On The Trail of Famous Austrians – Salzburg

Salzburg Panorama

Salzburg Panorama

Mirabell Gardens Salzburg

Mirabell Gardens Salzburg

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This is our second day in Salzburg and we are heading across the border to This is This is our second

This is our second day in Salzburg and we are heading across the border into Germany, if that makes any sense.  We have booked a half day tour to Berchtesgaden, and Hitler ‘s Eagles Nest.

Eagles Nest

Eagles Nest

Our train journey yesterday from Ljubljana to Salzburg was smooth, and the border crossing from Slovenia to Austria uneventful.  The journey took just under five hours.  We find these changeover days tiring, even though we do nothing much on the train.  All the same we roused ourselves enough to do a quick shuttle bus tour of Salzburg and a river cruise before dinner.  Salzburg is clean and well kept, it has an attractive streetscape, backed with an imposing and intact fortress.  Amazing villas line one part of the river bank – you need some millions to own one of them.  Our drive took us near one of the privately owned large estate houses that was an external shot in the Sound of Music film.  Our guide tells us that some people so associate Salzburg with the film, that they are unaware that Salzburg is first and foremost known as Mozart’s birthplace, and the home of the six week music festival which will start in just a few day’s time.

Today (Wednesday) has dawned bright and clear, perfect for viewing Eagles Nest.  It is a short drive from Salzburg, and I am amused when our guide points to the Alps ahead of us.  “That mountain is German, this to the right is Austrian,” he says.  They look side by side to me.
I had imagined that Hitler lived at Eagles Nest, but I was wrong.  It was a gift for his 50th birthday, and designed as a teahouse and meeting place.  Hitler, and some of his ministers, had homes lower down the mountain.  All were destroyed in allied bombing and after the war, and some of the area is now a car park, where we swap to another coach, with a special transmission to pull us up the steep climb.
We pass the stone guard walls that were constructed at the same time as Eagles Nest.  In my mind I picture a wooden barrier and guards in German uniform on point duty.  This is the beginning of the six and half kilometre single lane road that snakes up through the alpine forest.  At the drop off point at the top we enter a long, dark, damp tunnel,  which leads us to an old lift clad in reflective metal.   Eagles Nest perches at the top, at around 1800metres, and it is surrounded by mountains, some of which are even higher.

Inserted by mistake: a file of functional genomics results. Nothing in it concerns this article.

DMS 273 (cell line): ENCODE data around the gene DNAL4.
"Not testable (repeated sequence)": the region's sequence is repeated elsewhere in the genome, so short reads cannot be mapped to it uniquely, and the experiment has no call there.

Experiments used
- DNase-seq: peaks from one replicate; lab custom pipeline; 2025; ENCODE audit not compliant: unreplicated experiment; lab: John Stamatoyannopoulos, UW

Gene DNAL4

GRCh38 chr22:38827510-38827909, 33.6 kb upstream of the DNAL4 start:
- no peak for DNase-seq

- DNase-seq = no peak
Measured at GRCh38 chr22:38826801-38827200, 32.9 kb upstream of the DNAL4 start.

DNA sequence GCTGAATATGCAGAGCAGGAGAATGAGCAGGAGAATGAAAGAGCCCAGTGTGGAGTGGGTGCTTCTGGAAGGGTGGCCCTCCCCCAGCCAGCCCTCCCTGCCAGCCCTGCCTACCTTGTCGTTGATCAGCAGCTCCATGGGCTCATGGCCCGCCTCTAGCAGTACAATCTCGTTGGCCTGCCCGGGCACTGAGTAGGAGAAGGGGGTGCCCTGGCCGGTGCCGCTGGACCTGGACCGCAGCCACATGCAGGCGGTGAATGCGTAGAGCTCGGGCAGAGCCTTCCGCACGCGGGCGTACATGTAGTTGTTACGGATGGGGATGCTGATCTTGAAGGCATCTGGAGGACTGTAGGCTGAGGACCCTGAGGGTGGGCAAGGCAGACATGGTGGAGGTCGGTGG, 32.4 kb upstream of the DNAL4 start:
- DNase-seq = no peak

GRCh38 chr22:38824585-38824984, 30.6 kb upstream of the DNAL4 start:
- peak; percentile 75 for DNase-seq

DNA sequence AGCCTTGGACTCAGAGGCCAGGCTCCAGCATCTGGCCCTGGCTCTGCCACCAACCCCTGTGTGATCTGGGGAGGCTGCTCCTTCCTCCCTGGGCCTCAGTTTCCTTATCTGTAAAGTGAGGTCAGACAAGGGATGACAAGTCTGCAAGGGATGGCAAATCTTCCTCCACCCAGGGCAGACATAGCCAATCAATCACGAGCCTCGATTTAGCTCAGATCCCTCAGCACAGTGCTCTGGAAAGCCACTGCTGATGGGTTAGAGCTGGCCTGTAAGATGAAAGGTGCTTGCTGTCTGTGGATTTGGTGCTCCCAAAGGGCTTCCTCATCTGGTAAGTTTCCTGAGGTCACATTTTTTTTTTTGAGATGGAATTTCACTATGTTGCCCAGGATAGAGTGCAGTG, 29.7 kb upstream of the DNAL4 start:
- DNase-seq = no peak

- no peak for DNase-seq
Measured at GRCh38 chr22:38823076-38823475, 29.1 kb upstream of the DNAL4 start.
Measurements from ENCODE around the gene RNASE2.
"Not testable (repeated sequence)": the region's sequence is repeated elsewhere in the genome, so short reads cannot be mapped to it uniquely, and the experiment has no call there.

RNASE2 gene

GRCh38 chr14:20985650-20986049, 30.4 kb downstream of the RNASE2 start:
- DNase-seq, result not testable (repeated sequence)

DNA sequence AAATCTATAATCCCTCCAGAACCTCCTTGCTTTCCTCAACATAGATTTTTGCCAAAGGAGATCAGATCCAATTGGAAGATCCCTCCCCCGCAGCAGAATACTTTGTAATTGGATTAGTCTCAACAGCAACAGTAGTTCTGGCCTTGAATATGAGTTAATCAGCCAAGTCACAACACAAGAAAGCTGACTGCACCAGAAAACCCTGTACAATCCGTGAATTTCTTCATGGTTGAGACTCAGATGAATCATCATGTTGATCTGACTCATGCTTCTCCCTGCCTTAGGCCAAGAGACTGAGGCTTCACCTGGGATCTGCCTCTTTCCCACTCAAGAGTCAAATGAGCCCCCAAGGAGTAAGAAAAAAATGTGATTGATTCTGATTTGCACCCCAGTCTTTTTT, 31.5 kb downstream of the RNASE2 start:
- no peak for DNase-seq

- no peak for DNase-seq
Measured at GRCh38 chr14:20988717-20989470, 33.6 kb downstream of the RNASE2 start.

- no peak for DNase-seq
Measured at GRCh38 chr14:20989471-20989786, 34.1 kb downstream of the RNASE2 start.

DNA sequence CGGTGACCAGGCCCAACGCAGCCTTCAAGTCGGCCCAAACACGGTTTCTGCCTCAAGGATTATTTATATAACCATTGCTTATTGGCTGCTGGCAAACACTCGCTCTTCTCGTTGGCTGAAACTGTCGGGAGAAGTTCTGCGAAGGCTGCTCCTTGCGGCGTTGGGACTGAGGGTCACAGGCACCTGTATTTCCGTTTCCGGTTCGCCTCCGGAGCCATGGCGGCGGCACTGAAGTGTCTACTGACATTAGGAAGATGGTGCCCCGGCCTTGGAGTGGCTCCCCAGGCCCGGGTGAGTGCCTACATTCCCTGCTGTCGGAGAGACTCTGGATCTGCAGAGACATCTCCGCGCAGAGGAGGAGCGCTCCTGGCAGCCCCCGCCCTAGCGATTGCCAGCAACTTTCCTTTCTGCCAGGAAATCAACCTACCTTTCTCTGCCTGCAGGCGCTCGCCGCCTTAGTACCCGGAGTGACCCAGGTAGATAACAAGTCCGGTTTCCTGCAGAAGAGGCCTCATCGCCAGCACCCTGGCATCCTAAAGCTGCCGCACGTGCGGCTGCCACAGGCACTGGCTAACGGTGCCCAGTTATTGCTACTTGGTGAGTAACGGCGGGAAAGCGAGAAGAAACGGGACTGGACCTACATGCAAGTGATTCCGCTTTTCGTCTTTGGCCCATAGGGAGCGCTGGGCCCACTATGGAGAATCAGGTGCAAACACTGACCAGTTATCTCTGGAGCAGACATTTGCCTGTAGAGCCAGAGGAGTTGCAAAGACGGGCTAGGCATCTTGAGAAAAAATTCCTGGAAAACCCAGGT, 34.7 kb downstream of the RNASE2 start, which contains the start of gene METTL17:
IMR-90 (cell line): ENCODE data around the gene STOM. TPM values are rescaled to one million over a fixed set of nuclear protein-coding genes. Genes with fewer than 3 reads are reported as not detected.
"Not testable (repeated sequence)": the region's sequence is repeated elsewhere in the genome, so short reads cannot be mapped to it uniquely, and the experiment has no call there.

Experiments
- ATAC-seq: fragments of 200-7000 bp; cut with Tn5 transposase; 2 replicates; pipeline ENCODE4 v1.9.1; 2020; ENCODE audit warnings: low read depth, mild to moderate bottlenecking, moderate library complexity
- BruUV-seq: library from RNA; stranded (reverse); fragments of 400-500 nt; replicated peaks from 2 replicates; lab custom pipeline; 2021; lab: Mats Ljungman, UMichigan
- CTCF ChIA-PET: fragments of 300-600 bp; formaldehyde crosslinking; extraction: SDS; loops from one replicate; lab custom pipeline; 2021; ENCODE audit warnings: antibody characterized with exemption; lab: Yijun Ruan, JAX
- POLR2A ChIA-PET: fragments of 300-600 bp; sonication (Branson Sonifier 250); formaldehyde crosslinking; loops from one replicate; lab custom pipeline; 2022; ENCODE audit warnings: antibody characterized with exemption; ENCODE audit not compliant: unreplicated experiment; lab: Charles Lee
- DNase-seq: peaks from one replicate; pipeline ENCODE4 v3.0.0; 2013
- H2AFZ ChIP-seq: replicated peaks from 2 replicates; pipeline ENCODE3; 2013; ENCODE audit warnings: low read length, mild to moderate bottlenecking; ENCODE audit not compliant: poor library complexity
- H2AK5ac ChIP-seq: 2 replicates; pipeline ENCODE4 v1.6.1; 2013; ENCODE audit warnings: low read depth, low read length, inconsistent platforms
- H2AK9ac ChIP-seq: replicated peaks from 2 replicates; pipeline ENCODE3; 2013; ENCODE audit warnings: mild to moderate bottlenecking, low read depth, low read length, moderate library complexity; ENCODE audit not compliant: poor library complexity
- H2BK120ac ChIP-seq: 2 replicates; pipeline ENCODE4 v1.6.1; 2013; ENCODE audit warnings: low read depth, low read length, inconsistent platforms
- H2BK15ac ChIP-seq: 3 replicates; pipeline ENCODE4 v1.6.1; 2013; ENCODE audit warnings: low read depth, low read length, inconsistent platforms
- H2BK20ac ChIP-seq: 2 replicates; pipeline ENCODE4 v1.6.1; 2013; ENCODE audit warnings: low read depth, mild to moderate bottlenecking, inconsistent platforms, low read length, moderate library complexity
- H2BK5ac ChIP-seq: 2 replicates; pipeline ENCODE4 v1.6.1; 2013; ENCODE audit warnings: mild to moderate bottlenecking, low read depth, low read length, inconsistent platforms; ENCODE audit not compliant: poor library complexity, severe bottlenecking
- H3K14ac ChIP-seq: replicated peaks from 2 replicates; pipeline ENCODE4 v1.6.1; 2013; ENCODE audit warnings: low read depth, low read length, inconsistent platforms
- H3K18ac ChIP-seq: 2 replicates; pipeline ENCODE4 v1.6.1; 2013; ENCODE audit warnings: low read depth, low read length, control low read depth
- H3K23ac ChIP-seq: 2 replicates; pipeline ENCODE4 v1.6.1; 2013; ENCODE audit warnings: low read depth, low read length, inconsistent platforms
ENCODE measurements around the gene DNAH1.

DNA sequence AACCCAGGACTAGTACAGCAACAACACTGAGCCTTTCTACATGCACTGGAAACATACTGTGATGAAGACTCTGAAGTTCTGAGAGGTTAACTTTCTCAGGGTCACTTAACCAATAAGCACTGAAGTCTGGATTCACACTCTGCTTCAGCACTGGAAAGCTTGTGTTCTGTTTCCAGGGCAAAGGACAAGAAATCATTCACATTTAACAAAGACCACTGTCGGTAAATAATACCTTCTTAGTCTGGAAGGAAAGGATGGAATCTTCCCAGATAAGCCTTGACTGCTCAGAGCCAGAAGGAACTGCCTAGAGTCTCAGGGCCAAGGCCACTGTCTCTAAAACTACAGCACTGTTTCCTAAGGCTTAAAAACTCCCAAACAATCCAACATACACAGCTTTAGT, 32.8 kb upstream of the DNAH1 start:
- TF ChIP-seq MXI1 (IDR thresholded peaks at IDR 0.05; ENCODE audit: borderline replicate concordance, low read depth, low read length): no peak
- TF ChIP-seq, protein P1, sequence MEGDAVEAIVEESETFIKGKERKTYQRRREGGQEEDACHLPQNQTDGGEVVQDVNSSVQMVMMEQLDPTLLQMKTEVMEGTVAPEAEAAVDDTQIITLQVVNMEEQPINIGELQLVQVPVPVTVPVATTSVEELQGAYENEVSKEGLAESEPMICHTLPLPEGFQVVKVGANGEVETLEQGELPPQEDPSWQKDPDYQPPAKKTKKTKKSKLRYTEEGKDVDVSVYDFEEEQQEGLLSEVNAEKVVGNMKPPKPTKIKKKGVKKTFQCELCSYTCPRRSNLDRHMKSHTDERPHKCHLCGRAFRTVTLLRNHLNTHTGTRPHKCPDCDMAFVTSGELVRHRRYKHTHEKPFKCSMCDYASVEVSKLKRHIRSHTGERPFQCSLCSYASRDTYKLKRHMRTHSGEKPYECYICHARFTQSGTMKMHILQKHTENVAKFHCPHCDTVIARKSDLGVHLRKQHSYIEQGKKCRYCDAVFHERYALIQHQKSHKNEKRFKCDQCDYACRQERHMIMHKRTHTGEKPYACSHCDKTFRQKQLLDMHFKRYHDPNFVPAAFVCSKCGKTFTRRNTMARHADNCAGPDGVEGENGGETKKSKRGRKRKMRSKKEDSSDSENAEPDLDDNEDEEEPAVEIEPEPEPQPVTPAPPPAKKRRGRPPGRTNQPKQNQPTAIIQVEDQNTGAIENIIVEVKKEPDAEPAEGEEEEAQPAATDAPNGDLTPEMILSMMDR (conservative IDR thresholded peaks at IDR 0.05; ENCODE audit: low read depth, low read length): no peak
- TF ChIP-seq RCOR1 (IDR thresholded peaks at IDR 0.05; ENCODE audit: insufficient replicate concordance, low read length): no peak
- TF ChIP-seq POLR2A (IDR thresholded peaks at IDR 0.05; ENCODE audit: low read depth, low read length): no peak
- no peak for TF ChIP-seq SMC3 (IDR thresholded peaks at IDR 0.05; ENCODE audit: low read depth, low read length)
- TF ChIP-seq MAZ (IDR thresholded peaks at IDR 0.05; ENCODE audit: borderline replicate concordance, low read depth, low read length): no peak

Even though it was a clear day, the view from the top of Eagles Nest was still a little hazy

Even though it was a clear day, the view from the top of Eagles Nest was still a little hazy

The view from the top is spectacular.  I can imagine Hitler surveying the surrounding mountains of his domain and chanting (or is that, ranting?) – “I’m the king of the castle, and you’re the dirty rascal”, – or words to that effect.
However our guide informs us that Hitler was not at all keen on the place and only came here around fourteen times.  Some say he was both claustrophobic – which would have been a problem in the lift; and also afraid of heights – which definitely would have been a problem on the terrace.  Apparently Eva Braun entertained here much more than he, and photos of him frolicking in mountain meadows with his dogs and compatriots were actually taken in the lower reaches outside his home.  I know I have read about this, and also about his sister and her role as his housekeeper, but I can’t remember the details.  Maybe she lived in the house in the meadow.
Into the tunnel leading to the lift that takes to up to Eagles Nest

Into the tunnel leading to the lift that takes to up to Eagles Nest

Our tour includes a lunch stop in Bertchesgaden.  This is a picture postcard perfect Bavarian town.  Old timber houses with painted decorations and window boxes.  Unfortunately we linger too long over our lunch before we realise how much there is to see here.  We leave just enough time for a couple of quick photographs.
Bertchesgaden street scene

Bertchesgaden street scene

Our first day in Salzburg (Tuesday 16th) was Jay’s birthday, and Waddy had pre-booked an evening of a formal dinner and Mozart concert for the next night in celebration.  So we switch our attention from the Third Reich, and move back to cultural Salzburg.
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The final note

The final note

The venue is called the Stiftskeller (and don’t ask me to translate that), which turns out to be in a stately old building in the old part of town.  It is our first truly formal evening of our travels.  Lavishly decorated tables and polite waiters.  We are entertained by a five piece orchestra and two singers (male and female), who sing a selection of arias from Don Giovanni, Marriage
 of Figaro and The Magic Flute.  They are dressed in the costumes of Mozart’s time (except for the wigs).  The two singers are very amusing, play acting their roles as well as singing superbly without microphones.  Each musical interlude is interspersed with a dinner course, a lemon&cheese soup, a chicken main dish, and a soft dessert.
Afterwards we walk home through the old town and the pedestrian zone.  It is on foot that you can best appreciate this wonderful city, and we are always struck with how much life is happening in the European cities on long summer evenings.  In the spring it would be even more stunning, as you could look up to the alps and see snow in the distance.  Salzburg is added to a growing list of beautiful experiences.
Tuesday and Wednesday 16/17th July 2013, Garrulous Gwendoline, Salzburg

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